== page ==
The Remarkable Journey of Yatta: From Orphan to Grandmother, Inspiring Generations

In 2012, Yatta became a mother for the first time, welcoming her calf, Yetu, into the world. Over the years, we’ve witnessed several wild calves born to orphans we saved and nurtured at Ithumba.

However, this week brought something extraordinary – Yatta, one of our Ithumba orphans, became a grandmother, filling our hearts with pride as honorary great-grandparents.

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But before we celebrate this heartwarming news, let’s take a moment to reflect on the past. In late 1999, a poacher tragically killed a female elephant for her ivory, leaving behind a vulnerable one-month-old calf without her mother’s protection.

Fortunately, the cries of the young calf reached the ears of nearby laborers, who acted swiftly to save her. They transported her to Nairobi, giving her a second chance at life.

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This calf’s name was Yetu, and her journey marked the beginning of Yatta’s incredible story. Yatta, first raised at the Nursery and later at the Voi Reintegration Unit, was pivotal in establishing a solid foundation for the orphans.

She and three other female elephants formed the backbone of the inaugural herd, ensuring the project’s success.

Despite being born during a severe drought, Yetu thrived under Yatta’s guidance. Yatta’s maternal instincts and leadership abilities made her a cherished community member, nurturing young orphaned calves and forming strong bonds with them over two decades.

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Yatta seamlessly integrated with wild herds and became a mother, solidifying her irreplaceable role.

The celebration reached new heights when Yatta, a proud grandmother, returned to Ithumba with her entourage.

It has become a tradition for Ithumba’s ex-orphans to visit the enclosures shortly after giving birth, sharing their happiness and introducing their newborns to their human family.

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Yatta and Mulika’s daughters, half-sisters, continue this tradition, as they are born to the same remarkable male elephant known as “Dad” with sweeping ivory.

Yebo, Yatta’s grandchild, was born during a dry season but remained robust under Yetu’s care. Yetu’s unique bond with the human-elephant family was evident as she introduced Yebo to Benjamin, the respected honorary grandfather and headkeeper at Ithumba.

They named Yebo, which means “ours” in Swahili, fittingly reflecting the inclusive nature of this unique family.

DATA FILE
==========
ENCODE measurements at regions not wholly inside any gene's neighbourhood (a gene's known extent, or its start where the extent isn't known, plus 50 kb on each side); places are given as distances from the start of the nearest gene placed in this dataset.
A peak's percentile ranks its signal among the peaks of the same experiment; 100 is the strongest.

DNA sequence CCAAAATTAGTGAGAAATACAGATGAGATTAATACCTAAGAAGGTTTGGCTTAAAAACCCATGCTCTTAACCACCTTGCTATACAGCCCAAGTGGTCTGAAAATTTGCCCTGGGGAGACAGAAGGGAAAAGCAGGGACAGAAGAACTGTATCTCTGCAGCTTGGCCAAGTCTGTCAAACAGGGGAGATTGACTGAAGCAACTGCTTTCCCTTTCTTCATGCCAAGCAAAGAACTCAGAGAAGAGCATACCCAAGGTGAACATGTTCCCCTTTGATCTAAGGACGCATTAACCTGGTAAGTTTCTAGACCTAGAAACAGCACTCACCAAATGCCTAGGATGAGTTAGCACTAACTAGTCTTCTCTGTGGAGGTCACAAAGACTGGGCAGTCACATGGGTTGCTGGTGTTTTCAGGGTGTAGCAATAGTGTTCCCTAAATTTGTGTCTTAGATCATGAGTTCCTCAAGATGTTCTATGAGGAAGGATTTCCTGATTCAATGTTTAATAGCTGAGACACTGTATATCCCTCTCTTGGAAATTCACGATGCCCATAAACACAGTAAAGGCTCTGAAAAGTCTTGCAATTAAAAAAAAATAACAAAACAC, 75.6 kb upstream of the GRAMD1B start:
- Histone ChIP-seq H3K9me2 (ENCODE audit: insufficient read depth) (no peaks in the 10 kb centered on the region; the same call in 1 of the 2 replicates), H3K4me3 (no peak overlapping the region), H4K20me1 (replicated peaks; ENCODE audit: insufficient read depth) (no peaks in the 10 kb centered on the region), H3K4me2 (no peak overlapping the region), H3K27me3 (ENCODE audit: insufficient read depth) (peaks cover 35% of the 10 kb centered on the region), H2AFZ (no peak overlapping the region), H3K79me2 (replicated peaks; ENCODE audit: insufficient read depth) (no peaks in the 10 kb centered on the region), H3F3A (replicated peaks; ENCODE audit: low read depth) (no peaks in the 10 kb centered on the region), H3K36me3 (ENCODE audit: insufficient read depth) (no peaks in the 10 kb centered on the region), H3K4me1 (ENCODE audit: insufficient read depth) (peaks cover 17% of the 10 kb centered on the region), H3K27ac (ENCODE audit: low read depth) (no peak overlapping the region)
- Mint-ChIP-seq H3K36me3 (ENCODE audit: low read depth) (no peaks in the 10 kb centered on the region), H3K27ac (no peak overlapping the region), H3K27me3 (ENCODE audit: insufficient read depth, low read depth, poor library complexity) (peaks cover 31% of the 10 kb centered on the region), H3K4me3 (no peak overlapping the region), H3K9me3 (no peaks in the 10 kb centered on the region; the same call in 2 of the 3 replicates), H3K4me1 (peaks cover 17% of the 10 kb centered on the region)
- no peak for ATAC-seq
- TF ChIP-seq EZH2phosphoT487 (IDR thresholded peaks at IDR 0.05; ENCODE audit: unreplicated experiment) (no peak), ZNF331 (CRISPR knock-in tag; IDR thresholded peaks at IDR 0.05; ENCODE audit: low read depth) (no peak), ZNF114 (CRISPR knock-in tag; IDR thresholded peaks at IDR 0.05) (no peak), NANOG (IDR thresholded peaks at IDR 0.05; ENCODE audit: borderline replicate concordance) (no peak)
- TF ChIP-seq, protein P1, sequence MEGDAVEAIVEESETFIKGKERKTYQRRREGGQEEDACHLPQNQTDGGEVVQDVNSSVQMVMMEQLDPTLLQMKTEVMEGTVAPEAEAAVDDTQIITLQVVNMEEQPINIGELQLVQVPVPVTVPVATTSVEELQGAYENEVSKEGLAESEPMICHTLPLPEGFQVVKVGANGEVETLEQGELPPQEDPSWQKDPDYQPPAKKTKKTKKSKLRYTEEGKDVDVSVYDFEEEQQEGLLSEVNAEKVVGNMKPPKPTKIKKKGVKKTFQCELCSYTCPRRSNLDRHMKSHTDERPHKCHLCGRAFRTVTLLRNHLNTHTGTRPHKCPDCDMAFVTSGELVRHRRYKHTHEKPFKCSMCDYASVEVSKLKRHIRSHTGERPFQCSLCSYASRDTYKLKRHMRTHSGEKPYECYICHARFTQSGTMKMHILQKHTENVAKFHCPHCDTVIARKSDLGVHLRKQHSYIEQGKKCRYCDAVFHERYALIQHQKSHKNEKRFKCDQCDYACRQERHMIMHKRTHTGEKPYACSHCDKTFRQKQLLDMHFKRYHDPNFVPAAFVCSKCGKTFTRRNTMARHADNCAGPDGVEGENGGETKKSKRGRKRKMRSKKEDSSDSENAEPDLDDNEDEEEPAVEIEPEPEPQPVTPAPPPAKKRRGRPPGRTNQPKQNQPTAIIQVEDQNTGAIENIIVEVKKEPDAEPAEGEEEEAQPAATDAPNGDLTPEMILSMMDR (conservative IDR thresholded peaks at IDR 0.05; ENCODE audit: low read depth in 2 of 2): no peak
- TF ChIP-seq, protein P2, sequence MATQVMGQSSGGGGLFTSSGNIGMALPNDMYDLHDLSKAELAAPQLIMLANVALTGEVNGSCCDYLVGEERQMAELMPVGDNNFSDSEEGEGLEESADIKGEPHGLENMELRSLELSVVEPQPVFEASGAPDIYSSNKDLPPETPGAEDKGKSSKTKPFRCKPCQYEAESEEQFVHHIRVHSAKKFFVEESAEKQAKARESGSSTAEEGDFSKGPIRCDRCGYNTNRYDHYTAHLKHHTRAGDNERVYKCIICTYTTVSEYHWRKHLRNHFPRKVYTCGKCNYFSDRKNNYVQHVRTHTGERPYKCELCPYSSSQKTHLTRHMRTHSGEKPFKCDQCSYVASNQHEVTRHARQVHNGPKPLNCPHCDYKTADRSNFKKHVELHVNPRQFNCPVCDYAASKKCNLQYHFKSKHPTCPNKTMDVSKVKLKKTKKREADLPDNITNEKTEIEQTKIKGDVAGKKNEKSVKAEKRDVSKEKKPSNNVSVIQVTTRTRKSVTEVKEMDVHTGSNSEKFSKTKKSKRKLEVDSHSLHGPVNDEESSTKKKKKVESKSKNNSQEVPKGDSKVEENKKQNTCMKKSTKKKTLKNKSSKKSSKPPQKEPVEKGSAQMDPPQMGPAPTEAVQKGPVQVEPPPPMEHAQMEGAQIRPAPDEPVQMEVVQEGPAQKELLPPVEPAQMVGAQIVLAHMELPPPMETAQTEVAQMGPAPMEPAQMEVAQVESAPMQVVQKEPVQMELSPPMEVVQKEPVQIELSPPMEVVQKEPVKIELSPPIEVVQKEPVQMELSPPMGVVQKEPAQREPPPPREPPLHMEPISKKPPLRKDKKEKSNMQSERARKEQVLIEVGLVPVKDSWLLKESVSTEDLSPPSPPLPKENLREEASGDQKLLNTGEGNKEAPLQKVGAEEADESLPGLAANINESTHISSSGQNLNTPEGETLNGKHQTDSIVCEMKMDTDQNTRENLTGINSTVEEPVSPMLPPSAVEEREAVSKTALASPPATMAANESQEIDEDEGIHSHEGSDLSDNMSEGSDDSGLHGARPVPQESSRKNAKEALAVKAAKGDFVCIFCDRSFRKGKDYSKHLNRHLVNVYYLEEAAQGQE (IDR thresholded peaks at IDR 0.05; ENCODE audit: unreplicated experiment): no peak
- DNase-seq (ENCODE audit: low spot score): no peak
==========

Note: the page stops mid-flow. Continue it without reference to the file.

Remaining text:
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Yetu’s younger brother, Yogi, is thrilled to become an uncle to Yebo. Like their mother, Yetu, they are known for their responsible and nurturing nature.

Yetu’s pregnancy was a delightful surprise; her growing belly marked her journey over the past year.

On November 11th, during the dry season, three generations of elephants, including Yetu, Yatta’s eldest child; Yebo, Yatta’s first grandchild; Yogi, Yatta’s third child, and Yatta herself, returned to Ithumba after an absence of over three months.

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Yetu, with her adorable baby boy, took the lead, accompanied by her half-sister, Mwende, and ex-orphan Mulika’s offspring.

Benjamin, the Headkeeper, warmly welcomed them, marking a new chapter in their lives as they worked together to raise the little one.

Despite her wild upbringing, Yetu maintains a strong bond with the human family that cared for her mother.

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Her excitement was palpable as she introduced her offspring to Benjamin and the Keepers at Ithumba.

With Yatta and her herd joining the celebration, trumpets blaring, and everyone rejoicing, Mwende, Yetu’s half-sister, took on the role of primary caregiver for the newborn as the head nanny.

Introducing Yebo, the newest member of the Ithumba elephant clan! This adorable calf’s name, derived from the Zulu language, means “yes” or “confirmation.”

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Yebo’s life is a testament to the heroic act of his grandmother, Yatta, who was rescued over two decades ago.

Thanks to her, Yebo now belongs to a thriving family of elephants, establishing a new lineage of these magnificent creatures.

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